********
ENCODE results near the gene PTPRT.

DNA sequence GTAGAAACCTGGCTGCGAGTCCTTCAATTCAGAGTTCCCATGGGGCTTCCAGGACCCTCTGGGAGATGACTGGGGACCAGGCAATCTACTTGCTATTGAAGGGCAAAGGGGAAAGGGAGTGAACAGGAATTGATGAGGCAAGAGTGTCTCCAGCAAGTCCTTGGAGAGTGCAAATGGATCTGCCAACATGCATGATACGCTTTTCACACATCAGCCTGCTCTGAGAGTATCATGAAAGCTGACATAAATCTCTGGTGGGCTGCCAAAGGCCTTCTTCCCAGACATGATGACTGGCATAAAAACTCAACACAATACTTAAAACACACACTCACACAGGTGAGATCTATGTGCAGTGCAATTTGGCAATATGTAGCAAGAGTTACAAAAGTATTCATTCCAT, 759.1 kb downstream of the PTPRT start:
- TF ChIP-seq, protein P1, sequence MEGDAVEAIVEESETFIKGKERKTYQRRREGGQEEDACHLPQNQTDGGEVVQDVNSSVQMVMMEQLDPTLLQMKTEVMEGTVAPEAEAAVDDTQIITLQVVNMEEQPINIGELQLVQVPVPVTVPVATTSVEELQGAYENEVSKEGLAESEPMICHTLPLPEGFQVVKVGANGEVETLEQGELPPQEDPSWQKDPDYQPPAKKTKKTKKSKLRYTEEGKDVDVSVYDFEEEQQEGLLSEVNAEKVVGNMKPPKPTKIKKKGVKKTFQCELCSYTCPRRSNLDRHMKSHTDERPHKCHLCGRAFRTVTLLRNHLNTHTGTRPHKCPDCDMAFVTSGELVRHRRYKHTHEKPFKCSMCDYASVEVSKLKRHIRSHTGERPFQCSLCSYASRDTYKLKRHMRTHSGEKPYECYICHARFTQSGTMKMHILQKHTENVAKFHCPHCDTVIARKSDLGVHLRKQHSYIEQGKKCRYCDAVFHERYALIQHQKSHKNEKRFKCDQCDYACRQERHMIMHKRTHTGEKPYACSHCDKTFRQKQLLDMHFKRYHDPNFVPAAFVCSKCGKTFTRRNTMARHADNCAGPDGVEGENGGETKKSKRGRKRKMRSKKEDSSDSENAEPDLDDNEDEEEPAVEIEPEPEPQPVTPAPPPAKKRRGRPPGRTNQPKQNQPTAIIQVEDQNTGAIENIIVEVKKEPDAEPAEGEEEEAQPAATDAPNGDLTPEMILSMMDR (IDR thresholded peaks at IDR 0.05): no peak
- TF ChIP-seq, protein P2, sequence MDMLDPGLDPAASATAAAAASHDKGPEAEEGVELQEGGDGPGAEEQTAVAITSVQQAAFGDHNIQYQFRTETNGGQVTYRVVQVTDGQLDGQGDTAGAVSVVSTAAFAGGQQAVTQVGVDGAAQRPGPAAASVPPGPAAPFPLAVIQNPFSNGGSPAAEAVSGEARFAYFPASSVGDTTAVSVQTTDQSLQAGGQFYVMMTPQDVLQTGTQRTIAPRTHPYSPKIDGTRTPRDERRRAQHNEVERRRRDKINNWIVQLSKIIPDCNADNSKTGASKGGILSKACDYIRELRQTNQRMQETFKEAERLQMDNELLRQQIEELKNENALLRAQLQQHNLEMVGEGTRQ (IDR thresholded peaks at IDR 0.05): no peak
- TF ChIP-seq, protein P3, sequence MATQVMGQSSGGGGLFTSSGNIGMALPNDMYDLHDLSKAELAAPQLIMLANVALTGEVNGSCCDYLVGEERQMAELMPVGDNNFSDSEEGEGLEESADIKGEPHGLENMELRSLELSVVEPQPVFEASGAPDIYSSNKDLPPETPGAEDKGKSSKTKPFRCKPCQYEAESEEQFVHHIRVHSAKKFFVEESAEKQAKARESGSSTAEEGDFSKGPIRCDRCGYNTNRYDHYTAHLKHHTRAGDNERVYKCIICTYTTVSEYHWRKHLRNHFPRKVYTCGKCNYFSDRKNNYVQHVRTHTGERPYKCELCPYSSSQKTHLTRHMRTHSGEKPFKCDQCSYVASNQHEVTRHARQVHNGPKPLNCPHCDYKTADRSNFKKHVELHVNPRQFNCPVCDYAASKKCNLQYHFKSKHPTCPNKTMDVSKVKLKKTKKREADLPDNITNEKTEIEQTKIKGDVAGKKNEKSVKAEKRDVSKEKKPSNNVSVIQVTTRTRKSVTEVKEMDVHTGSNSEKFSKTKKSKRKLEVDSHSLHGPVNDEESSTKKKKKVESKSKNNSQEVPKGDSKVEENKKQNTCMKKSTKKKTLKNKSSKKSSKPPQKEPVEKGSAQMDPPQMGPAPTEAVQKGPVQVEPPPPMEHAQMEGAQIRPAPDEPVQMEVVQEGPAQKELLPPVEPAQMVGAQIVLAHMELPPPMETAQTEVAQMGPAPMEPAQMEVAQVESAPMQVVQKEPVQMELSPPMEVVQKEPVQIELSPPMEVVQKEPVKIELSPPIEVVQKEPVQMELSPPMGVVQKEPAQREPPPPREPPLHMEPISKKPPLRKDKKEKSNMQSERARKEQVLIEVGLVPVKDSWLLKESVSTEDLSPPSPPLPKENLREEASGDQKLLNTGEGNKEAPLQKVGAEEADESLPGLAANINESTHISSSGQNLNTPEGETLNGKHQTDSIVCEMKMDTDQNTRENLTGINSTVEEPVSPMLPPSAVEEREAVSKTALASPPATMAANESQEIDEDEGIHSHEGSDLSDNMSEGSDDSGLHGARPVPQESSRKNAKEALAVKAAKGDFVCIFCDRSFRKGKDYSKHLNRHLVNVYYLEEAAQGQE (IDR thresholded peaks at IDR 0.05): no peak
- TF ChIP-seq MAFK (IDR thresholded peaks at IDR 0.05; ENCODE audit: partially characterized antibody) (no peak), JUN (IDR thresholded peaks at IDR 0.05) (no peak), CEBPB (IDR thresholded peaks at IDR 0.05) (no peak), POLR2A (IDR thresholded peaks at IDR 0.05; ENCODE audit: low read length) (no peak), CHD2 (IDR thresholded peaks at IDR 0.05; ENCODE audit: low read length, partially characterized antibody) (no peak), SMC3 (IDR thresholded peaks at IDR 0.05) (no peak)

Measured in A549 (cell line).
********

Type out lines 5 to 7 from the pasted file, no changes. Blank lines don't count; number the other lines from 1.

- TF ChIP-seq, protein P3, sequence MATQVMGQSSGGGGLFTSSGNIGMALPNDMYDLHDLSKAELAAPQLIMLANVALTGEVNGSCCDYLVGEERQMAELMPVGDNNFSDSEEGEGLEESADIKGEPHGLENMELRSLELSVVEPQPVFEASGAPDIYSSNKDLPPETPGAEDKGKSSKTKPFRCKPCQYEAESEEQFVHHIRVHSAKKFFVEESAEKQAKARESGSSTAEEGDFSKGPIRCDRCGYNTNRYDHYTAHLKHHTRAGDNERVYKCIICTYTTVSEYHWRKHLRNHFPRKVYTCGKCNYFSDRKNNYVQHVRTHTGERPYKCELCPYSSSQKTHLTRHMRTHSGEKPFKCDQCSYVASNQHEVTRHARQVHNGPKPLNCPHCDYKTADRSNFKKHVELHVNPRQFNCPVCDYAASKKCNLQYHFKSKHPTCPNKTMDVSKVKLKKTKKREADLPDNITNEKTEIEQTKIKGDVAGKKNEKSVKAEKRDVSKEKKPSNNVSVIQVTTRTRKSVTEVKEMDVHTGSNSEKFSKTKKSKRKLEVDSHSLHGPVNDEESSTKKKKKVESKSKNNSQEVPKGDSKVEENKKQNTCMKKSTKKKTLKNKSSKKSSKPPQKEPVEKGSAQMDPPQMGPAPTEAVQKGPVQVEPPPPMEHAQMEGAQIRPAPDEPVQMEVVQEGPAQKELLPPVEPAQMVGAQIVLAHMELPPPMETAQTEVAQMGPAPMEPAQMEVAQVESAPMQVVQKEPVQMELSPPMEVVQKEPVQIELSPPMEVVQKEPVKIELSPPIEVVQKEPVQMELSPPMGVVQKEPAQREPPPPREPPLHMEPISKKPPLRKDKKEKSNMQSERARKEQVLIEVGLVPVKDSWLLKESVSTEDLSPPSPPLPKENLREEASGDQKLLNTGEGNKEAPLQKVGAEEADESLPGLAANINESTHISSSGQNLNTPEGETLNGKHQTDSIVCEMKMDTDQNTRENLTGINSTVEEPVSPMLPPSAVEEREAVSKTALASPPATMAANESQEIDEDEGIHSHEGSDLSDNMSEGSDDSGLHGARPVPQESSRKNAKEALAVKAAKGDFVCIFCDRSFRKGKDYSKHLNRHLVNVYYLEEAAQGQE (IDR thresholded peaks at IDR 0.05): no peak
- TF ChIP-seq MAFK (IDR thresholded peaks at IDR 0.05; ENCODE audit: partially characterized antibody) (no peak), JUN (IDR thresholded peaks at IDR 0.05) (no peak), CEBPB (IDR thresholded peaks at IDR 0.05) (no peak), POLR2A (IDR thresholded peaks at IDR 0.05; ENCODE audit: low read length) (no peak), CHD2 (IDR thresholded peaks at IDR 0.05; ENCODE audit: low read length, partially characterized antibody) (no peak), SMC3 (IDR thresholded peaks at IDR 0.05) (no peak)

Measured in A549 (cell line).